David Frum at AEI.org (via FrontPage, ) notes the fawning dhimmitude with which Yasir Arafat has been greeted by the West over the years:
As Yasser Arafat reviews his life from his Paris hospital bed, what do you think he thinks? Does he regard himself as a success or not?
In some senses, he must feel he has failed. He has been waging war on Israel for four decades, and yet Israel is still there, richer and stronger than ever. He has personified Palestinian Arab nationalism–and he has led the Palestinian Arabs from one disaster to another.
Yet the old murderer surely also has abundant cause to feel successful. Once a pariah, a killer, a terrorist, he is now a Nobel Peace Prize winner and a billionaire. His agents hijacked planes, massacred civilians, organized the murder of schoolchildren and Olympic athletes–and even the assassinations of American diplomats. Yet he forced the world to recognize him as a legitimate head of government, and hundreds of millions of people worldwide regard him as the leader of a righteous cause. President Bill Clinton met with Yasser Arafat 24 times in eight years, more often than with any other international political figure. And though recent months have gone badly for him, Arafat has good reason to feel confident that he and his movement will in time recover….
Thus Arafat’s number one reason for confidence: his command of the world press. Israel may win battle after battle on the ground, but it is losing the battle for global public opinion outside the United States. From the silence concealing Arafat’s own personal corruption to the suppression of unwanted images like those of Palestinians celebrating on 9/11, Arafat has cajoled and intimidated much of the world media into covering the Middle East as he wishes it covered.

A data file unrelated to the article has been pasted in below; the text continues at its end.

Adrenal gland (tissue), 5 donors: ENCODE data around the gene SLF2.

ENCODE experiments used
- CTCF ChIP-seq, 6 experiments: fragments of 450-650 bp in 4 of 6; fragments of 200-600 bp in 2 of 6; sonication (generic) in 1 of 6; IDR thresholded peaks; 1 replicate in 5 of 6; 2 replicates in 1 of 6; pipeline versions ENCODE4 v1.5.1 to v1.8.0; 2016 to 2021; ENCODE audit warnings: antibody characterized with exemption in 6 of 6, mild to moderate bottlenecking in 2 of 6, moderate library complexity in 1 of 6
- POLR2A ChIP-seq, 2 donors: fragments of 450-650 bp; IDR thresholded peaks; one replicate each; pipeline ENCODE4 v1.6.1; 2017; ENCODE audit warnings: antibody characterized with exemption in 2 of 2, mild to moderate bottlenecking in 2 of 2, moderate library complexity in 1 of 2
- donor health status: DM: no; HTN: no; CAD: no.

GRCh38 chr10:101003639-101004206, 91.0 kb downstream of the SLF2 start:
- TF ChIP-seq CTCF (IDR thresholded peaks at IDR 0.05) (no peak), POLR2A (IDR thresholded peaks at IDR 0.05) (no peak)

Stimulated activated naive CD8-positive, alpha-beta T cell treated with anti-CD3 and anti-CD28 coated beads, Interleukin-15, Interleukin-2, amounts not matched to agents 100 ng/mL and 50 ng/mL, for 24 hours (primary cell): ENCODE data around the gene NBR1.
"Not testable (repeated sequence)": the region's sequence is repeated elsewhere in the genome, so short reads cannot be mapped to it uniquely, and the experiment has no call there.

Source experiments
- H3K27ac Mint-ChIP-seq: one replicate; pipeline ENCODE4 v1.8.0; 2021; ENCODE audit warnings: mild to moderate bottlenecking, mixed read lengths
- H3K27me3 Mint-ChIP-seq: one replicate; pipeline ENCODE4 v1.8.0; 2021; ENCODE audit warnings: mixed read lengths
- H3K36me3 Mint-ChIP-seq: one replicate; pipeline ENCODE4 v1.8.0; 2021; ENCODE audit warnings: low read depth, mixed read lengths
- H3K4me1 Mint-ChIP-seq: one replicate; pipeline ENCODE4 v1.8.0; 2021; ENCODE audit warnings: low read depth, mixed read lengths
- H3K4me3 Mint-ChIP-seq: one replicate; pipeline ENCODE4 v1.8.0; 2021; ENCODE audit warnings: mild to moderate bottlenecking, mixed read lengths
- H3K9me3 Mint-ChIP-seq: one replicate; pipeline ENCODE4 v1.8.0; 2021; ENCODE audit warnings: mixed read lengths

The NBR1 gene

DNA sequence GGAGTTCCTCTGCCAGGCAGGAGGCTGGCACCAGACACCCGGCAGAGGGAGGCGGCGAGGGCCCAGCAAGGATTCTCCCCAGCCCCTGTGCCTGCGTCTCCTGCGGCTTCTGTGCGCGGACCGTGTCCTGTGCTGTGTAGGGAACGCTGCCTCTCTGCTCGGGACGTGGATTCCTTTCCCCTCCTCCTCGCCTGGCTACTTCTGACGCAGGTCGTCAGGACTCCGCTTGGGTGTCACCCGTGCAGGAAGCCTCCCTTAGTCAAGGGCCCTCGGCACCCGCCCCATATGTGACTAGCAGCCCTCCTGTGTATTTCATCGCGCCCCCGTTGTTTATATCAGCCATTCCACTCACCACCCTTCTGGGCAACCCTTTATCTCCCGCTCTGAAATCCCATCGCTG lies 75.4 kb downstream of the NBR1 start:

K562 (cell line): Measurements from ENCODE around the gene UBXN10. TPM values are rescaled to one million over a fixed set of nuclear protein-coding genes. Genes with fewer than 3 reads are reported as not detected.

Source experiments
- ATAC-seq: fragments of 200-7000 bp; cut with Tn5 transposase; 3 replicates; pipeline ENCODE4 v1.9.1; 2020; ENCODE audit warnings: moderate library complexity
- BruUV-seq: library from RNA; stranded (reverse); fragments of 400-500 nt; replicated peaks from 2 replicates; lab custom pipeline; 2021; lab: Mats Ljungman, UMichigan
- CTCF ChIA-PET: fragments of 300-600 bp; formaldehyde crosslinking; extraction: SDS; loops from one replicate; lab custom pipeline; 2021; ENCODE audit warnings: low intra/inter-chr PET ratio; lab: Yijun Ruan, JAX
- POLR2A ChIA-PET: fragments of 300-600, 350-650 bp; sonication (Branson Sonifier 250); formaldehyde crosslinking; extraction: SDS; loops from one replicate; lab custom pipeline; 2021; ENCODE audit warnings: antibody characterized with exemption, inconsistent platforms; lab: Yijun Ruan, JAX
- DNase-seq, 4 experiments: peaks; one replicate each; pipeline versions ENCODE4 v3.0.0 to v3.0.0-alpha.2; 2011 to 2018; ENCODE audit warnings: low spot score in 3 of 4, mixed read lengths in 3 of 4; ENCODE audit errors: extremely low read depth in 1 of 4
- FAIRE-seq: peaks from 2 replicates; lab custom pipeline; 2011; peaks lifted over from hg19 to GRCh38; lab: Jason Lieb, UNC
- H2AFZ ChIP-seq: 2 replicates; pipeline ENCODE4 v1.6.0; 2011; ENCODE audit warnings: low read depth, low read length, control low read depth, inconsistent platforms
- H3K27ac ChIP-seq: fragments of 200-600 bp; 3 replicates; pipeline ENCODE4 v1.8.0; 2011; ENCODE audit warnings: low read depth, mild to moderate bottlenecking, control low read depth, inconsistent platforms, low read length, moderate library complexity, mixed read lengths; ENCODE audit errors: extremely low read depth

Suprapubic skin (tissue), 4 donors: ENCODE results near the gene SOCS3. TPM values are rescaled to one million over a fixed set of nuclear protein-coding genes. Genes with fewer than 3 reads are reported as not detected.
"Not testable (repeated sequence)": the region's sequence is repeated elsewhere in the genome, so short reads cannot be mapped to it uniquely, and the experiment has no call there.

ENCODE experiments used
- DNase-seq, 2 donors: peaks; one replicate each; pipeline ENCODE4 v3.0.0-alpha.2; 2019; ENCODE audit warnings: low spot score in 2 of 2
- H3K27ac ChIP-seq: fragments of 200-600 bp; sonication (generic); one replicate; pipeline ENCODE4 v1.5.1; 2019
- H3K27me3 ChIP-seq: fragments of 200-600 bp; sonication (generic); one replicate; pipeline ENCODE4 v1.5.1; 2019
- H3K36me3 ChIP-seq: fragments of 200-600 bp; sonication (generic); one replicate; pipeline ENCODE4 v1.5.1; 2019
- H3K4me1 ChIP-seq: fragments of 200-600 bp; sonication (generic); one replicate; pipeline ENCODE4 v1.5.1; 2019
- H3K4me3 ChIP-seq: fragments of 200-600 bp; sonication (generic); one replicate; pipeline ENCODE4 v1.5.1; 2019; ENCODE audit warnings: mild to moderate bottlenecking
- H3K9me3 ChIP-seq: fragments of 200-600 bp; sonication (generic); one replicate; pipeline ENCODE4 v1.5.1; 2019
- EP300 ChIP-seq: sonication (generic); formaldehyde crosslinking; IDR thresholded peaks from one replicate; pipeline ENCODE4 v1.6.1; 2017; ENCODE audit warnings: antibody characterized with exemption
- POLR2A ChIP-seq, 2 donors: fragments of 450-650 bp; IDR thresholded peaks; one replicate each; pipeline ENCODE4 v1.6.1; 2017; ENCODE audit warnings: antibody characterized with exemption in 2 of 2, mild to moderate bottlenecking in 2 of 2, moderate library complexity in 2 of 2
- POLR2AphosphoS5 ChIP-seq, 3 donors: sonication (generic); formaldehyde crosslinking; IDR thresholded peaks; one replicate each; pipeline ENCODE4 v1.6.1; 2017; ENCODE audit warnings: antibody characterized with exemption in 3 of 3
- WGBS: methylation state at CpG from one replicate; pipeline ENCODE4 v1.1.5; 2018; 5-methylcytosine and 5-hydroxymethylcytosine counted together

Likewise, Arafat has enjoyed amazing success in persuading the world’s governments to draw a distinction between al-Qaeda terrorism and his own supposedly more acceptable brand. After the 9/11 attacks, the United Nations adopted Resolution 1373 calling on all member states to suppress terrorism. Yet European governments have acquiesced in the demands of Islamic states to exempt terrorist acts carried out during an “armed struggle for liberation and self-determination.”…
In the words of his fairest and best informed biographers, Barry Rubin and Judith Colp Rubin: “This was the ultimate irony of his life: Arafat, the man who did more than anyone else to champion and advance the Palestinian cause, also inflicted years of unnecessary suffering on his people, delaying any beneficial redress of their grievances or solutions to their problems.”
For those people–for us all–the world will be a better place if he had never lived and will be a cleaner place after he is gone.